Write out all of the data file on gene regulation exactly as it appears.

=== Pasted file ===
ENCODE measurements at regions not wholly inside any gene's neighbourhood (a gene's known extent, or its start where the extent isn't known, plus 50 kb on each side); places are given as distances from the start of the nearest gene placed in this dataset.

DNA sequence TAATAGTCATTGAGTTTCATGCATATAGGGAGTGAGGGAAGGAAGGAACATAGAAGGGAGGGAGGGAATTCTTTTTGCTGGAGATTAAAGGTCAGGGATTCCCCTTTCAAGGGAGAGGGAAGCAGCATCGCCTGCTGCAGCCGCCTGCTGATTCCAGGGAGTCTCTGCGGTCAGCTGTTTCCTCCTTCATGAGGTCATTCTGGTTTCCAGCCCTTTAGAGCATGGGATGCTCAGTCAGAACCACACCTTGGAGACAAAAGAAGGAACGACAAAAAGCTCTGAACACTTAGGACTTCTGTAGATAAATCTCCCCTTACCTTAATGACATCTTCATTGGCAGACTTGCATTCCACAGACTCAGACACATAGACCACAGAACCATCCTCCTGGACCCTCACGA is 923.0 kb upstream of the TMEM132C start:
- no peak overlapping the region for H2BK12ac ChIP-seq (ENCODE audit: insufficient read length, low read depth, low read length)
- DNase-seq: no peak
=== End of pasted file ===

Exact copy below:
ENCODE measurements at regions not wholly inside any gene's neighbourhood (a gene's known extent, or its start where the extent isn't known, plus 50 kb on each side); places are given as distances from the start of the nearest gene placed in this dataset.

DNA sequence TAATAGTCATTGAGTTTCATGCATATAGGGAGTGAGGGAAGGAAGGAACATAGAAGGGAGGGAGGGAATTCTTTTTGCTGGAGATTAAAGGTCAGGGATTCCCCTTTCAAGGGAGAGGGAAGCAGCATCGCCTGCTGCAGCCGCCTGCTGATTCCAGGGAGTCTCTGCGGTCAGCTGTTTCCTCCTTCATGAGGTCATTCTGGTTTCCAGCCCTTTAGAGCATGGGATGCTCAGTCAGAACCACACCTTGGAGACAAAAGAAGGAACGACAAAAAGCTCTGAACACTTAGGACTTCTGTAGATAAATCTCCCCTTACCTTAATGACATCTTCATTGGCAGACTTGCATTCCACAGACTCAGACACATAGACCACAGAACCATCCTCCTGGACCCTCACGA is 923.0 kb upstream of the TMEM132C start:
- no peak overlapping the region for H2BK12ac ChIP-seq (ENCODE audit: insufficient read length, low read depth, low read length)
- DNase-seq: no peak